By Adrian Morrow
Associate News Editor
Ryerson is inviting students from around the world to redesign Gould Street, with a $5,000 prize as an incentive.
President Sheldon Levy revealed last year he hoped to kick cars off parts of Gould and turn the street that bisects Ryerson’s campus into a pedestrian area.
This summer, architecture professor Andrew Furman announced that he was organizing an international students-only design competition to find a new vision for the street.
“I’m excited to get an international perspective on Gould,” Furman said, adding that students as far away as Japan were interested in submitting designs to the competition. “I’m hoping some design studios will use it as a school project. It’s a great opportunity for [design students] to start their careers.”
Furman said he already has some idea of what a future Gould could look like.
He hopes that the designs will feature public space for basketball games, concerts and outdoor theatre. The designs will be judged by a panel including professors and a Toronto city planner.
The competition closes Sept. 17, and the winners will be announced on Oct. 2 to coincide with Walk 21, a pedestrian conference taking place in Toronto that week. The city is paying attention to the competition, Furman said.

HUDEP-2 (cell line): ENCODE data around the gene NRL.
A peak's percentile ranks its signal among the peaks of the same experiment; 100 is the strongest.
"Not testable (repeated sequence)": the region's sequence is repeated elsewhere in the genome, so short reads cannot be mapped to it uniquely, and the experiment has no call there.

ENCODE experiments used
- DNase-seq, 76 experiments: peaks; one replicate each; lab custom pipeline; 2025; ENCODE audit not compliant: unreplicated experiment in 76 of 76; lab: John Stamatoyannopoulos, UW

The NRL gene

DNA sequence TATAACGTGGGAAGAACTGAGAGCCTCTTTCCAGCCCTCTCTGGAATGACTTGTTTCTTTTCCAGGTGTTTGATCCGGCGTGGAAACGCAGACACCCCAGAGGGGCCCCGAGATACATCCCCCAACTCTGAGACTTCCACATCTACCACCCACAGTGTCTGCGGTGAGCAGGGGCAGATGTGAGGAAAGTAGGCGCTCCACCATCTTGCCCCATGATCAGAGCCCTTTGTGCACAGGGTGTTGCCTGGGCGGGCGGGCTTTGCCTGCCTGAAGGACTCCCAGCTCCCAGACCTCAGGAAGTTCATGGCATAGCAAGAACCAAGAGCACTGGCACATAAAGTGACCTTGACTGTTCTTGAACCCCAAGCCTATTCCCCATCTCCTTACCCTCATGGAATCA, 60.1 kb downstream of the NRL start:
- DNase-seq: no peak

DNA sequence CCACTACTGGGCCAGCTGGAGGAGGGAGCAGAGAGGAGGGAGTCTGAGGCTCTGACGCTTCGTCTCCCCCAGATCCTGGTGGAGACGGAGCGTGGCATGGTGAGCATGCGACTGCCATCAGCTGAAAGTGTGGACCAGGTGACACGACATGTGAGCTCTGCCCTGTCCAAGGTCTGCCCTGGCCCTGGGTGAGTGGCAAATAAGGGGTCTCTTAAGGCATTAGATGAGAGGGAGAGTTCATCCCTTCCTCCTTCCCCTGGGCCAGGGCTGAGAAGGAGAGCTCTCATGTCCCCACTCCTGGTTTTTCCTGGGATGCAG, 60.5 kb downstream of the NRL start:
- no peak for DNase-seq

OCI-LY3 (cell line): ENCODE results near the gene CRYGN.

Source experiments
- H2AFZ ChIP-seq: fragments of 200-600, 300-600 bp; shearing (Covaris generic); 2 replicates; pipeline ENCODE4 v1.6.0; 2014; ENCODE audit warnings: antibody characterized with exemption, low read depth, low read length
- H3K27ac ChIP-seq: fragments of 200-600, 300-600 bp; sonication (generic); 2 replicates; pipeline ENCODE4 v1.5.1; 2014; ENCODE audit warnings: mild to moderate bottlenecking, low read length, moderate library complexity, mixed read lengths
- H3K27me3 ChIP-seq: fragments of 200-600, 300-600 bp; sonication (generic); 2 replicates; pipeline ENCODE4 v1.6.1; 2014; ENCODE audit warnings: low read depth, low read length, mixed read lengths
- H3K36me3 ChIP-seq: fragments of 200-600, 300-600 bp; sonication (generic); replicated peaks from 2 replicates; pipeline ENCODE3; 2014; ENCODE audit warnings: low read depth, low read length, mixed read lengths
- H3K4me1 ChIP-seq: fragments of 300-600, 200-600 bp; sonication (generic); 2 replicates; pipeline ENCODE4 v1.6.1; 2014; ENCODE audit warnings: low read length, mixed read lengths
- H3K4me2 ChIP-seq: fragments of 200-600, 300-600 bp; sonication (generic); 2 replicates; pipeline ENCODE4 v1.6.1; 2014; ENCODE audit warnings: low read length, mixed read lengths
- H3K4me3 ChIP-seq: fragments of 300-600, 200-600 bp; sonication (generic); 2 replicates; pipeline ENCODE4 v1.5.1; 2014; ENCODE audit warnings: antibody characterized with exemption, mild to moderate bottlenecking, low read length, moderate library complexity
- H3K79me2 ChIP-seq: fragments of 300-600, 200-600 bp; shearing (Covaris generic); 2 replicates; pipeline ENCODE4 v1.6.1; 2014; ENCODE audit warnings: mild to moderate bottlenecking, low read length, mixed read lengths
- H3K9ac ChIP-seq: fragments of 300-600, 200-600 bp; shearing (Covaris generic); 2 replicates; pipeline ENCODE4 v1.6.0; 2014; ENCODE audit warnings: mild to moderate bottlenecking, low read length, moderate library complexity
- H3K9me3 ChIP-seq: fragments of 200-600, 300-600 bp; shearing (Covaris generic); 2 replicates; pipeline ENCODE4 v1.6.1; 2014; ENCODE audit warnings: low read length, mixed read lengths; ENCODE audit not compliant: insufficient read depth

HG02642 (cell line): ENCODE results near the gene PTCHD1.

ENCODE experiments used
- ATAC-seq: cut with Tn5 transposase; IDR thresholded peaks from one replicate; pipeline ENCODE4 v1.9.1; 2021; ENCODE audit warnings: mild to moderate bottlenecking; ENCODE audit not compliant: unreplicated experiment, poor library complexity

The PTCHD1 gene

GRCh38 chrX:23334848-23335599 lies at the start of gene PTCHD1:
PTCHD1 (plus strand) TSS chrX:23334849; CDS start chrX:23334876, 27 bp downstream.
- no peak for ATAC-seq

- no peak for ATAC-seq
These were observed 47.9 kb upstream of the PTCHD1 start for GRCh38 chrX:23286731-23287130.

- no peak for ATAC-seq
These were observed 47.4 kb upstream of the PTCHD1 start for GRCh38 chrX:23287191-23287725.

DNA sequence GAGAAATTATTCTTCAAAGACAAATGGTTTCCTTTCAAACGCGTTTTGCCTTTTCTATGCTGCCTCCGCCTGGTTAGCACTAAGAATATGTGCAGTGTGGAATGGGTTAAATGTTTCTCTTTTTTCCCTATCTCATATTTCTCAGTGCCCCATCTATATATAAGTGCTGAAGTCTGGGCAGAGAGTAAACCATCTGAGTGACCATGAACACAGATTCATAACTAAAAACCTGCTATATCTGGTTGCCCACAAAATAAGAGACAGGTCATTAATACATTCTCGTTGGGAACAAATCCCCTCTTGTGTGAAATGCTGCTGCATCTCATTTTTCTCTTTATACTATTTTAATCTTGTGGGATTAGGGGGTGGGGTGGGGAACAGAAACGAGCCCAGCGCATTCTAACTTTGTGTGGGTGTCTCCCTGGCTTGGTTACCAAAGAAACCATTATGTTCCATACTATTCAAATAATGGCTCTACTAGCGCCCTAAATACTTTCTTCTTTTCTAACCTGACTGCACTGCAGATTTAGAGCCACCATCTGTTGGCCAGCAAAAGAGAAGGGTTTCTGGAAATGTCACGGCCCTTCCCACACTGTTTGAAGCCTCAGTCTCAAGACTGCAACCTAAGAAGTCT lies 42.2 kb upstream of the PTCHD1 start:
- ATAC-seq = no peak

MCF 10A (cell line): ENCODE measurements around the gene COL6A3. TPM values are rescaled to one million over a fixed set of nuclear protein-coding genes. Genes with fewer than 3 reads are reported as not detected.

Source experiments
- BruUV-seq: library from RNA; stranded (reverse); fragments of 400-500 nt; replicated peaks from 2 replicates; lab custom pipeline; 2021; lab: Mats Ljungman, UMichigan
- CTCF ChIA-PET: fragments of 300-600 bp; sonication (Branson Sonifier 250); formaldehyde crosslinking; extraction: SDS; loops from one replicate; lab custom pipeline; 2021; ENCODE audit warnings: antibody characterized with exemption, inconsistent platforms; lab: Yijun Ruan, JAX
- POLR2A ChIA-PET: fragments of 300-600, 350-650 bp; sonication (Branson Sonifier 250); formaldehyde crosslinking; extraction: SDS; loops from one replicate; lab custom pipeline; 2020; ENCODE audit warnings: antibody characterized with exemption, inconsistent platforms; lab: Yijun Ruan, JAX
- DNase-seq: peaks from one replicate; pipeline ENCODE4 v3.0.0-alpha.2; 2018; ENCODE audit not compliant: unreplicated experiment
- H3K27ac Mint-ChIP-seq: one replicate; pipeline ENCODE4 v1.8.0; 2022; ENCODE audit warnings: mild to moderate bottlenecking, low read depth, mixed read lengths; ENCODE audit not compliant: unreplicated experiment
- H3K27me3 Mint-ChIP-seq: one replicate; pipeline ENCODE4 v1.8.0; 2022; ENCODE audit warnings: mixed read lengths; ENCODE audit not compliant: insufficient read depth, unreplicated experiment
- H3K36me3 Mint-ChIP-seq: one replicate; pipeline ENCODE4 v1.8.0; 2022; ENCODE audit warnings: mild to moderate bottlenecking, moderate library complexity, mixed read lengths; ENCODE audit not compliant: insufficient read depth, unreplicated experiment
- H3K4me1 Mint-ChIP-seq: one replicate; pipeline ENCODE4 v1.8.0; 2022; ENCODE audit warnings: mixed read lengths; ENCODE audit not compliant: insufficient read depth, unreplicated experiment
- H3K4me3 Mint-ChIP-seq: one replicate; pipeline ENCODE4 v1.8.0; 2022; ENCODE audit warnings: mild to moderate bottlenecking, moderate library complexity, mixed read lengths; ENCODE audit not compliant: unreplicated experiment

“There is an increasing emphasis on putting pedestrians on top of the hierarchy when it comes to design,” said Matthew Cowley, co-ordinator of Walk 21, adding that Toronto city planners want to prioritize pedestrians in new developments.
There’s no guarantee that the winning design will be used to redesign Gould, but Furman said Levy and the administration have been supporting the competition and might incorporate the design into the Master Plan.
Levy hopes that the entries will find a way to allow vehicles to access the school while still having a pedestrian zone.
“Most of all, I’d like to see from students something that I never dreamed possible.
“A new idea that I would say, ‘Wow, no one had ever thought of that,’” he said.
“I would like to see all of us be challenged to put people ahead of cars.”